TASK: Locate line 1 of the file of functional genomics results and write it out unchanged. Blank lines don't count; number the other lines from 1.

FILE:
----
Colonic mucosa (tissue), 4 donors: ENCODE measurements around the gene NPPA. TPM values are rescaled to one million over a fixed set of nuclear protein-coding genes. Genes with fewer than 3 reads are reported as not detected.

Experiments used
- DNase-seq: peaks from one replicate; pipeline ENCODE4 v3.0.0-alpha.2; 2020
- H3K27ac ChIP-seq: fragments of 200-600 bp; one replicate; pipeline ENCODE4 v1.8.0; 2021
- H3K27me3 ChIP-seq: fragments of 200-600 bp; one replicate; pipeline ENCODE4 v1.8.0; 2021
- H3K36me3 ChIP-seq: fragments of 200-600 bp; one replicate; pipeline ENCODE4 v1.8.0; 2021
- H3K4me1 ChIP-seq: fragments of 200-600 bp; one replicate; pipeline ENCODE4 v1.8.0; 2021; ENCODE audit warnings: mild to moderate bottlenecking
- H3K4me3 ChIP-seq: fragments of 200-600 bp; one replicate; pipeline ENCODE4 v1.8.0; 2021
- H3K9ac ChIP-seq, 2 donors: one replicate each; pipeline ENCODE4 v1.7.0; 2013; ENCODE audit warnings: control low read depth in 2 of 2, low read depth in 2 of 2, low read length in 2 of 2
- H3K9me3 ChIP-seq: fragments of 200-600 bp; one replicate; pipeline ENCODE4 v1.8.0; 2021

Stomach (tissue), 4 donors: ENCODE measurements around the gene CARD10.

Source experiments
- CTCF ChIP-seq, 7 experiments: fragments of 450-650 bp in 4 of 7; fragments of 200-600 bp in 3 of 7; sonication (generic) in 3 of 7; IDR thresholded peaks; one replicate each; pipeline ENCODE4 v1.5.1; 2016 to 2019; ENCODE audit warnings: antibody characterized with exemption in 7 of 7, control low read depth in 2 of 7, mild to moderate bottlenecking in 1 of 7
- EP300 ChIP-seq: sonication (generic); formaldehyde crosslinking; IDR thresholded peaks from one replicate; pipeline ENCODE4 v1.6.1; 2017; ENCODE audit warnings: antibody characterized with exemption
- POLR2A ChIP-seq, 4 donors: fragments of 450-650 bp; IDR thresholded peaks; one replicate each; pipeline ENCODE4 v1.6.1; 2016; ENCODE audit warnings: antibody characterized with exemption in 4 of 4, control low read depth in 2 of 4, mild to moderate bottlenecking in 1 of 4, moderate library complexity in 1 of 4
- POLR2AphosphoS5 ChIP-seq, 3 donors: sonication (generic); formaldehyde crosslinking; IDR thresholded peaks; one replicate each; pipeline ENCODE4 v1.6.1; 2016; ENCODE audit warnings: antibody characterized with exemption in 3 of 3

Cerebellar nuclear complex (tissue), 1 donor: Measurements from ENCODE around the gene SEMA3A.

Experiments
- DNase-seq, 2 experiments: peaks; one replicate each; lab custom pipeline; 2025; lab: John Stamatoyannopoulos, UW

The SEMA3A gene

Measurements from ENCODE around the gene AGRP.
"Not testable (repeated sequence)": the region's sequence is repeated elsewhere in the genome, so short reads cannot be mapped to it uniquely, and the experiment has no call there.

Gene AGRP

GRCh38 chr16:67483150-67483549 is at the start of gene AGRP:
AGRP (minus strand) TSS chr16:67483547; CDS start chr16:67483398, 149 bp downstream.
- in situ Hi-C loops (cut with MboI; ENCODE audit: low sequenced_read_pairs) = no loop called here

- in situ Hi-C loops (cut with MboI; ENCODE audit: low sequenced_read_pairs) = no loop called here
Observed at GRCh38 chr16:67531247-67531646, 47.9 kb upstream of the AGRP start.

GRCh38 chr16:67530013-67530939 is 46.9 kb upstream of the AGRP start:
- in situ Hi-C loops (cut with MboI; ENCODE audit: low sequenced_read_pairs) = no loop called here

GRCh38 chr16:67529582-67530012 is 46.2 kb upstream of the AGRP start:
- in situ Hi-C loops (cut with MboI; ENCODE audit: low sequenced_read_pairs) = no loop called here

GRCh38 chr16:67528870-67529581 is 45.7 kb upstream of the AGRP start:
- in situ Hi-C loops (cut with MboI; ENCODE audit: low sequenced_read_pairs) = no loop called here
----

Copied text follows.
Colonic mucosa (tissue), 4 donors: ENCODE measurements around the gene NPPA. TPM values are rescaled to one million over a fixed set of nuclear protein-coding genes. Genes with fewer than 3 reads are reported as not detected.